|A Season to Remember|
Idaho freshman Marianna Petrei arrived on campus on Jan. 5, 10 days before the start of the spring tennis season. The soft-spoken Italian was in a new country, with a new language and a team that had a full fall season to bond and prepare. What happened next turned into one of the best seasons in Idaho women’s tennis history.
Petrei, a native of Udine, Italy, came to the Vandals as the last addition to head coach Mariana Cobra’s 2016 lineup. Idaho, looking to repeat as Big Sky champions, needed to fill a hole at the top of its lineup. Petrei had the desire to come to the United States for college and through different connections Coach Cobra and Petrei began talking.
“I think the first Skype call we had was at like 7:00 a.m., in Italy,” Cobra recalled. “She would not say a word back to me. I was like ‘Ok I do not think this girl is really into this.’ We ended up having a second call and it was much more of a conversation. Back then I was not sure where she was [with her English]. Her tennis skills definitely got me talking to her. The further the conversation went it became more about her personality and wanting to find a place like Idaho.”
Petrei admits that parts of the language barrier were challenging at first.
“Speaking [English] at the beginning when I got here was different,” she recalled. “I was fine understanding my professors and coach. That part I do not think I had that much of a problem. It was more of a struggle to find the right words to say. I think my English is getting better now.”
The defending Big Sky champions had spent the fall bonding as a team. The Vandals played in four tune-up tournaments prior to Petrei joining the team. She had missed out on a number of practices and team meals, putting her behind the proverbial eight ball with her new teammates. By the time she got to Idaho the focus was already on the spring.
“I do not think there are many players that can come in midseason and fit in as well as she did,” Cobra commented. “I remember those first few days she was shy. She came into a team where the seven other girls are were all best friends. She was humble about the situation and that really helped her transition. She ended up fitting in really well."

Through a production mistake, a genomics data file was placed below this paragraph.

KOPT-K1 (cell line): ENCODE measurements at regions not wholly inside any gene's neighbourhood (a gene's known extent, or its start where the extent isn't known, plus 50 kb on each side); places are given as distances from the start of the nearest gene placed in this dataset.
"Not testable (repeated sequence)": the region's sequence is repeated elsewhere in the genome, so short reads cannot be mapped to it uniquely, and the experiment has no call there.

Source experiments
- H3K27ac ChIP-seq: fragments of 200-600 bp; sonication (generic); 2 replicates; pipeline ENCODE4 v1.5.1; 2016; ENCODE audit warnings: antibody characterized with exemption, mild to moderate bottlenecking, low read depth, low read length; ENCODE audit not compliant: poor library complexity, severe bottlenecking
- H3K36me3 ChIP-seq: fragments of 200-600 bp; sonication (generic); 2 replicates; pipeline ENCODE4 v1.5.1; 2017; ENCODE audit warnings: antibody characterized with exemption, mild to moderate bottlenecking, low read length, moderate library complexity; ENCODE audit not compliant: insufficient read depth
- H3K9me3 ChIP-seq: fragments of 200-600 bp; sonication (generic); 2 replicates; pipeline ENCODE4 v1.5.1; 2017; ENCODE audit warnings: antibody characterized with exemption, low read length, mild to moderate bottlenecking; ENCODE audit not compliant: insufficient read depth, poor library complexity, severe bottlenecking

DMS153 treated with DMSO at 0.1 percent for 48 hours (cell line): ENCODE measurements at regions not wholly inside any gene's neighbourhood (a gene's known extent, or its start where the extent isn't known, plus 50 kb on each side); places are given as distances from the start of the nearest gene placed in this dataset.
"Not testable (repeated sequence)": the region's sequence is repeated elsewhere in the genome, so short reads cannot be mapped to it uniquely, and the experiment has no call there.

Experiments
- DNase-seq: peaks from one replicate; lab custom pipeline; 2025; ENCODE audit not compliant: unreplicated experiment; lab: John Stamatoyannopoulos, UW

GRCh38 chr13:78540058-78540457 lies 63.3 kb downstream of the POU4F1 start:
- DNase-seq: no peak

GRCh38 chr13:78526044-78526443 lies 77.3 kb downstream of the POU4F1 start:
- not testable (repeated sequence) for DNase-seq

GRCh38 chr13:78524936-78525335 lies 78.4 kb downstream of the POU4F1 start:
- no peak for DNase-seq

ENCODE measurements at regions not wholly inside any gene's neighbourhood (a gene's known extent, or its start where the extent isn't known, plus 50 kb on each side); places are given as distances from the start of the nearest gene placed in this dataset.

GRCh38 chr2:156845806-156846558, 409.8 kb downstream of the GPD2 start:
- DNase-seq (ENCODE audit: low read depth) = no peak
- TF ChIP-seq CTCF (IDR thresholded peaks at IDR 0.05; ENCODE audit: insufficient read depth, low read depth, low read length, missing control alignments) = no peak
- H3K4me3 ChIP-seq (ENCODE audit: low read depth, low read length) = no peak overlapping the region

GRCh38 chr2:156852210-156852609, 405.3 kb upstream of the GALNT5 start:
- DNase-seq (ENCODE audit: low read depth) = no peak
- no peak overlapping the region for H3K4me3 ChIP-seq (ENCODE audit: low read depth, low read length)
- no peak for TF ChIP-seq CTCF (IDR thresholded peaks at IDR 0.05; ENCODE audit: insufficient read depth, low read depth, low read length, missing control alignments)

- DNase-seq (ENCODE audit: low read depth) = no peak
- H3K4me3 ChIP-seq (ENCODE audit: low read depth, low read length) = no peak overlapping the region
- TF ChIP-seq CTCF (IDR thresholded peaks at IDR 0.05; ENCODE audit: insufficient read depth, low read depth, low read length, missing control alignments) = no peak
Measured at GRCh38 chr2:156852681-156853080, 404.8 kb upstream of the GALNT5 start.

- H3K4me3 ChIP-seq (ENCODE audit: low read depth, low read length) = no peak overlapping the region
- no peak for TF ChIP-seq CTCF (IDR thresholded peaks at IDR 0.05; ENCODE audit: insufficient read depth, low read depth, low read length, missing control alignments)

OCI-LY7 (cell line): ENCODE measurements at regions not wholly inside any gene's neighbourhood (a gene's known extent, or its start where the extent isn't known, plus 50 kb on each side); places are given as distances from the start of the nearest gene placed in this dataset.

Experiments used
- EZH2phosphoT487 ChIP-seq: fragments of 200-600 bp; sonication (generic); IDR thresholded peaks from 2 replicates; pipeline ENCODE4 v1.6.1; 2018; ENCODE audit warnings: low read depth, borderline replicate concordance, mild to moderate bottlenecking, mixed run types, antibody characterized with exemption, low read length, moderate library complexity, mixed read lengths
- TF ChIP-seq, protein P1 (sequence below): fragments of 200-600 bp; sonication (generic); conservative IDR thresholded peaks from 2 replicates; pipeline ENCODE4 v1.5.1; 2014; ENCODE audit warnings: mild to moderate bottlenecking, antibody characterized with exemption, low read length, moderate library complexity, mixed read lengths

"The team was already really close," Petrei remembered. "It was kind of hard to get along with everyone at the start. But everyone was really kind and helped make me comfortable."
Right from the start Coach Cobra put Petrei in the No. 1 singles position, a spot she did not relinquish. 10 days after arriving in the United States Petrei was playing the No. 83 player in the country. Her first match at Washington State proved to be just one of three losses all season.
“The one thing I worried about was that she just got here and would she be ok at No. 1?” Cobra recalled. “I knew that with her skill level she would be more than ok. In my mind I knew she was our best player and she did not know any different. If I started her playing at No. 2 and then moved her up to No.1, it would have been a bigger change. We took a gamble she handled the responsibility.”
Petrei twice won 11 straight matches on her way to a 22-3 record. She set the single-season school record with a .880 winning percentage. The rookie dropped just eight sets all season. Petrei did not suffer a loss inside the Big Sky, going 11-0 in the conference season. She won her two completed matches in the Big Sky Tournament, helping the Vandals win its second Big Sky title.
The Big Sky coaches voted her First Team All-Conference and she was named the Big Sky’s Most Valuable Player. She started the season as a virtual unknown and finished ranked No. 18 in the Intercollegiate Tennis Association’s final Mountain Region rankings.
"I never expected to be in the No. 1 position," Petrei said with a laugh. "Then to be voted MVP, it really boosted my confidence. I still have three more years to keep working and improving."
Idaho advanced to its third consecutive NCAA Tournament, drawing No. 8 Pepperdine in the first round. The Waves would sweep the Vandals and Petrei suffered her third loss of the year against Luisa Stefani, the No. 6 singles player in the NCAA. But she did not go down without a fight.
“I think the NCAA Tournament helped her realize how good she can be,” explained Cobra. “She was up and had break-points. That girl is one of the best players in college tennis. For Marianna to realize that it is no different than the tennis she plays every day will really help her going forward.”
“I think [the NCAA Tournament] was a really good experience,” Petrei explained. “I played with a really good girl. I did not have a lot of pressure, because I did not have to win. I just went out there and played for the experience.”
Petrei is spending the summer back home in Italy, gearing up for her first fall at Idaho. In October she will represent the Big Sky at the 2016 Oracle/ITA Masters Tournament in Malibu, Calif. The tournament is billed as the national collegiate championship of the 2016-17 season.
Stay up-to-date on all things Idaho women’s tennis by following the team on Twitter @IdahoWTennis.